Retail giant Tesco is working on the technology migration of its recently-acquired financial services arm ahead of plans to become a " full-service retail bank".
The firm acquired the 50 per cent stake in Tesco Personal Finance (TPF) previously owned by the Royal Bank of Scotland, for nearly £1bn in December. A new team, composed of Tesco staff and financial services professionals, has been appointed to support the goal of expanding its offering in retail banking.
“The new team’s focus for the time being is on migrating systems and customer support over to our own platforms, beginning the development of a branch network in Tesco stores and growing the business, both through existing and new products,” said the retailer in its latest financial statement today.
Tesco IT director of operations and infrastructure Nick Folkes told Computing last month that the integration of TPF is expected to change the shape of the retailer’s store offering, with a common set of services to customers in that area expected to go live over the next two years.
“Our IT strategy is well suited to face the challenges ahead. We invest in technology to reduce the operational cost of the business and make it more effective, and that will remain our focus going forward,” said Folkes at the time.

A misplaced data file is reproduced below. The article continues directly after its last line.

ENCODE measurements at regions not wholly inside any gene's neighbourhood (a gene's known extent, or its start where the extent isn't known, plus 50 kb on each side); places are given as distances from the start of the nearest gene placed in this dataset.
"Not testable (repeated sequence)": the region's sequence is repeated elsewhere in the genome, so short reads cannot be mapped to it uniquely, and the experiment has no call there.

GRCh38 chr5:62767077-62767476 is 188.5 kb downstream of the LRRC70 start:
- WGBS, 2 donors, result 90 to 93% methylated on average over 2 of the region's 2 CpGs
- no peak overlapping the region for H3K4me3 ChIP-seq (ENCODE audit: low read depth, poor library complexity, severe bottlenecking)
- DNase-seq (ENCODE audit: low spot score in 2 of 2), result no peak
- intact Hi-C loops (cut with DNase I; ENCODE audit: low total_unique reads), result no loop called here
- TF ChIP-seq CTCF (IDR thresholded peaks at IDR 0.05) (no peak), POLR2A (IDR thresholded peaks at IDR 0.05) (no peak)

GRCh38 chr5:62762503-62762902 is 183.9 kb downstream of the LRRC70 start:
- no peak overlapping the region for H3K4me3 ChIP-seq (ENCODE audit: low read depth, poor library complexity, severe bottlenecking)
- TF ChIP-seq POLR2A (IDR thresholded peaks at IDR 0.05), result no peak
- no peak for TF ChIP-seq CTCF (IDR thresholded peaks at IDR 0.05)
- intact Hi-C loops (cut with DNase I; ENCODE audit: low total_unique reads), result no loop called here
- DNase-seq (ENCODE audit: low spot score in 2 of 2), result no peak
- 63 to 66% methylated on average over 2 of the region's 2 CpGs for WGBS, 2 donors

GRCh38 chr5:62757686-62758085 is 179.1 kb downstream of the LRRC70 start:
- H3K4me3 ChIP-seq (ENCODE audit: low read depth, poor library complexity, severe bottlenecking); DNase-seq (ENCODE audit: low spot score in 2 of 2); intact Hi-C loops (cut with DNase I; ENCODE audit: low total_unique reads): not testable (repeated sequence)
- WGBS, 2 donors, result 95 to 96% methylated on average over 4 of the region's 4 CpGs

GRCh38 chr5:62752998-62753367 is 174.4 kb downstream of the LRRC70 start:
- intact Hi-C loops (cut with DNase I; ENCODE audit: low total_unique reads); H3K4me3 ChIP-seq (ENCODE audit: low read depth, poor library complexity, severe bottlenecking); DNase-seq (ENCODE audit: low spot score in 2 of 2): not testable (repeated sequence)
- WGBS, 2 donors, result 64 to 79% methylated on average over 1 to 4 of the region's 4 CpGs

Tesco reported a profit increase of 15 per cent to a record £3.21bn in the 12 months to 28 February. Overall sales also rose by 15 per cent to £54.3bn – the first time Tesco has surpassed the mark of £1bn per sales week, despite the recession.
The introduction of new in-store checkout technology also contributed to the positive performance as payment processes have become faster and more accurate – the retailer claims around 25 per cent of its UK customers pay for goods via self-service checkouts.
Catalogue arm Tesco Direct, which is managed within Tesco.com, has also delivered positive results. The division, which is focused on selling the firm’s non-food products over the web “is now established and thriving” and clothing is set to be added to the online offering this year.
Successful leaders are infusing analytics throughout their organisations to drive smarter decisions, enable faster actions and optimise outcomes
Focus on cost efficiency, simplicity, performance, scalability and future-readiness when architecting your data protection strategy